RECORDS, 1962, .17 cubic ft., 1 film, and 1 video (APAP167)

Grant Van Patten worked in television production beginning in the mid-twentieth century in New York's Capital Region, including affiliate WRGB in Schenectady. Van Patten produced the documentaryThe South Mall in Albany: Hoax or Hope? for WRGB in 1962. The collection includes Van Patten's documentary The South Mall in Albany: Hoax or Hope? and material related to its production. The film is a production original composed of sound film, silent footage, and blank short pieces. During the blank sections there were shots taken by live studio cameras most often of the news reporter on the studio set. An access copy of the production is available for viewing in the M.E. Grenander Department of Special Collections and Archives Marcia Brown Research Room. It is best to have a copy of the script in hand when viewing the documentary.

RECORDS, 1937-2011 , .5 cubic ft.(APAP040)

Contains drafts of official meeting minutes, 1945–1988; anniversary brochures and histories, 1956, 1982; by–laws, 1939, 1986; financial documents, 1950–1988; some photographs; social programs; biographical statements about members. Organized in 1931 as the Girls' Versatile Club of Troy under the direction of Rev. D. H. White of the A.M.E. Zion Church to strengthen "religious ties" and "provide an outlet for good clean fun," the club adopted its present name in 1947. This African-American women's social club has contributed to church repairs, sponsored African-American entertainers, provided scholarship support for college students and, since the 1960s, sponsored "Ladies of Leisure and Career Women's Luncheons," bringing major African-American speakers to the area.

RECORDS, 1985–2007, 16 cubic ft. (APAP304)

Established in 1991, Virginians for Alternatives to the Death Penalty is a statewide citizens' organization dedicated to educating the public about alternatives to the death penalty. Originally founded as Virginians Against State Killing, and later known as Virginians for Alternatives to State Killing, the organization chose its current name in 1994. One of the organization’s key initiatives is tracking the voting record for death penalty related legislation for individual legislators in the Virginia General Assembly. The collection includes petitions seeking a moratorium on the death penalty in Virginia, Virginia General Assembly legislation, case law and legal education materials, subject files, news clips, scholarly articles, VHS tapes, and materials and memorabilia related to organizational special events.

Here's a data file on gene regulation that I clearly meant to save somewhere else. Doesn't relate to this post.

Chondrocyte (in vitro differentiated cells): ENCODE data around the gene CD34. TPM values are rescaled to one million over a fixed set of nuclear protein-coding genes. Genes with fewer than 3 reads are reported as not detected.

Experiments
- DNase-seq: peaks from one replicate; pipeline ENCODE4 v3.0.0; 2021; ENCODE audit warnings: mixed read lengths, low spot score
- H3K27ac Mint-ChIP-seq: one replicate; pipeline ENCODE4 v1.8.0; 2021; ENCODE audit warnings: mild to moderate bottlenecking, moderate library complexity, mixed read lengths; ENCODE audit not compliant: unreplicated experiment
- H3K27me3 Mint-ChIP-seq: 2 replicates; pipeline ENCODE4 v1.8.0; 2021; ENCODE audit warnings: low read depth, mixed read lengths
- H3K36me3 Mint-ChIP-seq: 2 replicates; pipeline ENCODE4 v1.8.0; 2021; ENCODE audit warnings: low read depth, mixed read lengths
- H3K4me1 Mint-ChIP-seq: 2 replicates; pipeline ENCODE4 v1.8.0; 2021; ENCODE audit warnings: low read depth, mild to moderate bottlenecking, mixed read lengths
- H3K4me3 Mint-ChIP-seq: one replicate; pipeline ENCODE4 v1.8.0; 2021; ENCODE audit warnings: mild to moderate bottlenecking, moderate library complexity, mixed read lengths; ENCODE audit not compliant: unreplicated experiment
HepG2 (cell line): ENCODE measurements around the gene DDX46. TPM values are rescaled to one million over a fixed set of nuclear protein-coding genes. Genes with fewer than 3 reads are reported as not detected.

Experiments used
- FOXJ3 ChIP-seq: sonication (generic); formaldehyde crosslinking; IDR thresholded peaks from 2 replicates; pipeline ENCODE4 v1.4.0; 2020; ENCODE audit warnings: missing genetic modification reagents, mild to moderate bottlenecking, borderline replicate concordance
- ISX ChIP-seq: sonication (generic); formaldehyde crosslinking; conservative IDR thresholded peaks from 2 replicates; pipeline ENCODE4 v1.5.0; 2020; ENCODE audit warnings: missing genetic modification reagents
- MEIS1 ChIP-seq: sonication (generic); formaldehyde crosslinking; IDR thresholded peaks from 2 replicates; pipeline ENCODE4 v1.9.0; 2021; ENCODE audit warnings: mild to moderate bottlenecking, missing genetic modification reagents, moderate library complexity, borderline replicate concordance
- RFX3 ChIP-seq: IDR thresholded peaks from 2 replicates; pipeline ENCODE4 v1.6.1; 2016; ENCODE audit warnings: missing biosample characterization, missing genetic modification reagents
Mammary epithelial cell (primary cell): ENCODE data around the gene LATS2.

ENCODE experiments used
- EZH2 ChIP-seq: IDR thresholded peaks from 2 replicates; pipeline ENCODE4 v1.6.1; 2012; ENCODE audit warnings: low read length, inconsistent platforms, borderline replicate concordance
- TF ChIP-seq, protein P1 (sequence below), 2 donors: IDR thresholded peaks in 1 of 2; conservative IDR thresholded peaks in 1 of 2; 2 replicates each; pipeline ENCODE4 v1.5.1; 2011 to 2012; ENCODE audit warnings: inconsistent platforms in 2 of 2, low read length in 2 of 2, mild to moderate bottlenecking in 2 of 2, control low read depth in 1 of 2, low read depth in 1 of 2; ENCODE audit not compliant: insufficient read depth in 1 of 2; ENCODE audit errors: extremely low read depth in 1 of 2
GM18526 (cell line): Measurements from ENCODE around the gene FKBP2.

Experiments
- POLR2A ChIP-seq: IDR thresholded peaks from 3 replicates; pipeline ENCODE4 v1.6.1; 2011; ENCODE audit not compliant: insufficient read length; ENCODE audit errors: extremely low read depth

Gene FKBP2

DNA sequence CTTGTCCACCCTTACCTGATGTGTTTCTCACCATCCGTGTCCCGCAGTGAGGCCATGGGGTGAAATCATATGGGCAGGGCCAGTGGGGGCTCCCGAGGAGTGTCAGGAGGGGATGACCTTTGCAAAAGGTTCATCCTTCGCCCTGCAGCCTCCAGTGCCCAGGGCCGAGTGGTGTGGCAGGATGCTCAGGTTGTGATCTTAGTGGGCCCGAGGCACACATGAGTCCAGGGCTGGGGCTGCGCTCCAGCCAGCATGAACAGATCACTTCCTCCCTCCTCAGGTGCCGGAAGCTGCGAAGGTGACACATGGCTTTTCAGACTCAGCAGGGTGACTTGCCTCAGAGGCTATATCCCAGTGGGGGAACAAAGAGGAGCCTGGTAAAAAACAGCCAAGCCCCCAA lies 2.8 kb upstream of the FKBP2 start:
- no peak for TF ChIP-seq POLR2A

PAPERS, 3.2 cubic ft. (APAP285)

Julius Volker of Lancaster, Erie County, NY was a lawyer and a Republican member of the New York State Assembly from 1945 through 1966 (Erie County 7th District 1945-1965, 162nd District 1966). Volker was a member of the Elks, Knights of Columbus, Moose, Redmen, and Rotary.

PAPERS, 1897–2003, 7.5 cubic ft. (APAP213)

Collected during Von Drehle's writing of Among the Lowest of the Dead, a history of Florida's experience with the death penalty between the Furman decision and 1989. For 11 years, Von Drehle covered Florida's death row for the Miami Herald and the collection consists of a comprehensive record of that period and Florida's experience with the death penalty. The collection includes virtually every relevant newspaper clipping from a Florida newspaper in that period, plus notes from 100-plus interviews, government reports, law review articles, and some ephemera, copies of inmate letters and diaries, transcripts of testimony in major appeals and clemency hearings.


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RECORDS, 1981-2000, 6,795 audio recordings (APAP138)

WAMC/Northeast Public Radio is a regional public radio network serving parts of seven northeastern states and is a member of National Public Radio and an affiliate of Public Radio International. The station's programs cover a number of issues including education, politics and government, the environment, health and medical issues, women's issues, and others. Some of the programs in the collection include: 51 Percent, The Best of Our Knowledge, Capitol Connection, Dancing on the Air, The Environment Show, The Health Show, The Law Show, Legislative Gazette, Media Project, Vox Pop, and other regular and special broadcasts. A growing list of digitized programs may be found in LUNA, our digital repository.

COLLECTION, 1754-2015, 147.2 cubic ft. (APAP346)

Over the course of 50 years, Eugene G. Wanger created or collected the materials about capital punishment that comprise the Eugene G. Wanger and Marilyn M. Wanger Death Penalty Collection. The collection includes a wide range of materials on the death penalty documenting its history, efforts to abolish or reinstate the practice, its psychological impact, compatibility on religious, moral or ethical grounds, and its operation.

PAPERS, 1952–1961, .25 cubic ft. (APAP338)